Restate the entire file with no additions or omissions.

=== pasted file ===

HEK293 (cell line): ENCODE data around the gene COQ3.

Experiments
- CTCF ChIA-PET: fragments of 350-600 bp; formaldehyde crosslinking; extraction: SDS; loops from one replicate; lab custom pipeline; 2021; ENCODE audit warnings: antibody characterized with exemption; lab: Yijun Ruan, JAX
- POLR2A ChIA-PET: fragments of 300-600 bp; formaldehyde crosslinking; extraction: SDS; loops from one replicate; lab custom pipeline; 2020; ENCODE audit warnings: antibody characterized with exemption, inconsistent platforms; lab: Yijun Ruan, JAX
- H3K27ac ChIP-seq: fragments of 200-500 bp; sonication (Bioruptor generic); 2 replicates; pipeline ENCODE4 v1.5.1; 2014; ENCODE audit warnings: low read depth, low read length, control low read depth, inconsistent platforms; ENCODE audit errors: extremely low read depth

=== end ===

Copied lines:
HEK293 (cell line): ENCODE data around the gene COQ3.

Experiments
- CTCF ChIA-PET: fragments of 350-600 bp; formaldehyde crosslinking; extraction: SDS; loops from one replicate; lab custom pipeline; 2021; ENCODE audit warnings: antibody characterized with exemption; lab: Yijun Ruan, JAX
- POLR2A ChIA-PET: fragments of 300-600 bp; formaldehyde crosslinking; extraction: SDS; loops from one replicate; lab custom pipeline; 2020; ENCODE audit warnings: antibody characterized with exemption, inconsistent platforms; lab: Yijun Ruan, JAX
- H3K27ac ChIP-seq: fragments of 200-500 bp; sonication (Bioruptor generic); 2 replicates; pipeline ENCODE4 v1.5.1; 2014; ENCODE audit warnings: low read depth, low read length, control low read depth, inconsistent platforms; ENCODE audit errors: extremely low read depth